If you haven’t made any progress the first thing to do is analyze if you were faithful to your plan (if you didn’t have a plan, read our write-up about exercise ADD).  Did you do all the workouts in your program? If you were supposed to train 4x weekly and only averaged 2, that might be a good indication of why you didn’t the results you wanted. Did you complete all of your workouts to the best of your ability? Did you cut corners and go through the motions or did you do your best to follow the program as prescribed? If you did all that, and still didn’t see the results you wanted, the next question would be, were your expectations realistic? For example average weight loss on a good program is about 1lb per week, if you were expecting to lose 10 or more pounds in a month, your expectations may have been a little lofty. If you put in the effort, and your expectations were realistic, the next step would be to analyze your nutrition and recovery. Although we’ve all heard the tired statement “you can’t out exercise a bad diet,” it is never the less one of the ultimate truths in the fitness industry, and despite knowing this people still try their best to do it every day. Using weight loss as an example, if you eat too much, you won’t see the weight loss you’re looking for. Unfortunately if you don’t eat enough, you won’t lose any weight either. In fitness there is no such thing as “a lot” or “a little” there is only enough, not enough or too much. If your goals are performance related, getting the right amount of calories, proteins, carbs, fats, and sleep will be of even more importance. People with athletic based goals will typically have a high work output, and if you don’t put in the proper fuel, you’ll break down quickly.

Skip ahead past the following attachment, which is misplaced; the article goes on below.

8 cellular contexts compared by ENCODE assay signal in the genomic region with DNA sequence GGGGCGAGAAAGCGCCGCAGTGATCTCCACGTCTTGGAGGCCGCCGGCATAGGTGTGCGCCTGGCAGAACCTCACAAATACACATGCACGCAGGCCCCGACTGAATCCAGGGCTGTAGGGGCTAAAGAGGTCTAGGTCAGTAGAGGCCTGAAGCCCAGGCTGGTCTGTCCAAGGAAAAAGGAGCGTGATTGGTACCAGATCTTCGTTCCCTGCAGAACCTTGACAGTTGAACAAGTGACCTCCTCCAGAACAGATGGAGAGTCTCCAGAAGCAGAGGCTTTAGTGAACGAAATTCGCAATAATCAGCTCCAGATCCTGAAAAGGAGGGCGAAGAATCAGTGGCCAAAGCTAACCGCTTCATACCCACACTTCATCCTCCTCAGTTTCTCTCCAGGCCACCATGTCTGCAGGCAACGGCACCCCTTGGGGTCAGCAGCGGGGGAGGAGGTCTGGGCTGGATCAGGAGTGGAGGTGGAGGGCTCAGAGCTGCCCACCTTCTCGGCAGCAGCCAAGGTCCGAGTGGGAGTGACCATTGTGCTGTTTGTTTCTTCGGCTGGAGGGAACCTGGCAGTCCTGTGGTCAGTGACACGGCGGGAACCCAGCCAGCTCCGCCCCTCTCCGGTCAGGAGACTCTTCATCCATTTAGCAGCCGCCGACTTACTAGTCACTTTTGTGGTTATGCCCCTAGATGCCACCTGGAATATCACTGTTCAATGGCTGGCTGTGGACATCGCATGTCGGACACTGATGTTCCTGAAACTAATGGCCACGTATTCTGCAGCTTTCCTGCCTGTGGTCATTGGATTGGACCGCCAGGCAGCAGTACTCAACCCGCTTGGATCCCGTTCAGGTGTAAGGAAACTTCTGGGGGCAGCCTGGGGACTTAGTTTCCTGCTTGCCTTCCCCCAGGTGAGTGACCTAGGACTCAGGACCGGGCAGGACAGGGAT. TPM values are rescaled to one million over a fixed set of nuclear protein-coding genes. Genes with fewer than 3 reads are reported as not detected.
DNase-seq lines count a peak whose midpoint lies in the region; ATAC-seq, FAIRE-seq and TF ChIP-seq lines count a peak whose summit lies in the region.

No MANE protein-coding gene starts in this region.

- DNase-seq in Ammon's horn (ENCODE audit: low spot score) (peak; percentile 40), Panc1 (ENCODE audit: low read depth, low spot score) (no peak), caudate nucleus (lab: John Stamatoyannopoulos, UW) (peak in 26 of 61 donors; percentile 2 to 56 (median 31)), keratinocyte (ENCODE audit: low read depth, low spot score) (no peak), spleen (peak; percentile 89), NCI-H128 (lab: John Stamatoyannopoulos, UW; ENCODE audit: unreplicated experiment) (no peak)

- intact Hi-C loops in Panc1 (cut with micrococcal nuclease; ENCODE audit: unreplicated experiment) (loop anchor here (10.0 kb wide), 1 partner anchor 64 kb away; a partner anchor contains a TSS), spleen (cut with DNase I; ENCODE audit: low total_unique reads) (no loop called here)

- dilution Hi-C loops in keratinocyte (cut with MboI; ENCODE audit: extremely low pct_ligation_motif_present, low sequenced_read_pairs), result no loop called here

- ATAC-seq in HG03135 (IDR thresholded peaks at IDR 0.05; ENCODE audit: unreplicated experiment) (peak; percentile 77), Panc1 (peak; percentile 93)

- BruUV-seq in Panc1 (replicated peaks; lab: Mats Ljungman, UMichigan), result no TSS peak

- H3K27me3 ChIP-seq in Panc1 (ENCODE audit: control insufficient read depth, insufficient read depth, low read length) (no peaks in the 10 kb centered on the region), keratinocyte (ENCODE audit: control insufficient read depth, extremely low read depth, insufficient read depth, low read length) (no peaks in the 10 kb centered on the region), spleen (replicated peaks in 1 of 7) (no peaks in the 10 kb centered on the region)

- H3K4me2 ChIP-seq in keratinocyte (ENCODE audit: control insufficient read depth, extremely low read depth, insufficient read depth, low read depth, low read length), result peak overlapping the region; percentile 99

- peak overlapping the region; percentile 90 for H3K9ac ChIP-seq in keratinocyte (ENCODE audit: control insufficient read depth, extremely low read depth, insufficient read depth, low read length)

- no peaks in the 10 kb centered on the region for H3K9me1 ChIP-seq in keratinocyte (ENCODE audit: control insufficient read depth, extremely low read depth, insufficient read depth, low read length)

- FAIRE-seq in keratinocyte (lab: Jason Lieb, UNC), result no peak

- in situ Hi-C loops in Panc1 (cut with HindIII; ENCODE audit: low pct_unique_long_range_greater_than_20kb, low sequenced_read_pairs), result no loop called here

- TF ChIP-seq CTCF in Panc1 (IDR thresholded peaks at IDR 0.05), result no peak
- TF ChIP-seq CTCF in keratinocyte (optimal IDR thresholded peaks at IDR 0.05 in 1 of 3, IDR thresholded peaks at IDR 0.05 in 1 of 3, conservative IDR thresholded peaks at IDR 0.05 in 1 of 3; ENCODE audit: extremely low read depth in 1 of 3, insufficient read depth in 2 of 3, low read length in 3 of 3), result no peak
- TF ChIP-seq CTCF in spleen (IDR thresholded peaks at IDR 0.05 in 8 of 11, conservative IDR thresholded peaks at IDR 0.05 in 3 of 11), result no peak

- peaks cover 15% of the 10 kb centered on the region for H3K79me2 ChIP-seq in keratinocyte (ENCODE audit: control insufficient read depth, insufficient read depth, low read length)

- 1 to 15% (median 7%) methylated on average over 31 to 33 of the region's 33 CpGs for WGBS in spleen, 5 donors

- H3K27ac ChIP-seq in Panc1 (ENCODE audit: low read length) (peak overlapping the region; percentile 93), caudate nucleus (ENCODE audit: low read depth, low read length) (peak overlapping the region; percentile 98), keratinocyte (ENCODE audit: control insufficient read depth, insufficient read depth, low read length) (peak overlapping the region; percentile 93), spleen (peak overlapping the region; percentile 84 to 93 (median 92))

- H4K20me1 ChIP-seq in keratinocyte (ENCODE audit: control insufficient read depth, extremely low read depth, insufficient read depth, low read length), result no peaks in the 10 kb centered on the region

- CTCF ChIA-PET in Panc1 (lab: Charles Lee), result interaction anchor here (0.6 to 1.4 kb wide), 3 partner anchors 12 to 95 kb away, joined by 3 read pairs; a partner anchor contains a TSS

If all of that is on point (which it rarely is without people putting the effort in) and you still haven’t made progress, it’s time to get a new program, or perhaps find yourself a good coach if you don’t have one already.

What to do if you have progressed

Wait, what?! If you made progress you should keep doing what you’ve been doing, right?! Well, not exactly… All training should be periodized, which in layman’s terms simply means progressive or evolving. It’s important to make changes to your training to ensure that adaptation (progress) continues. If you’ve been running 1 mile 3x/week, eventually that will no longer be challenging for your body. It’s always a good to add in change before you plateau rather than wait until you results dry up. If you’ve made massive progress, stick more closely to what you’ve been doing.

Things that are not a measure of training efficacy

  • How much you sweat during a workout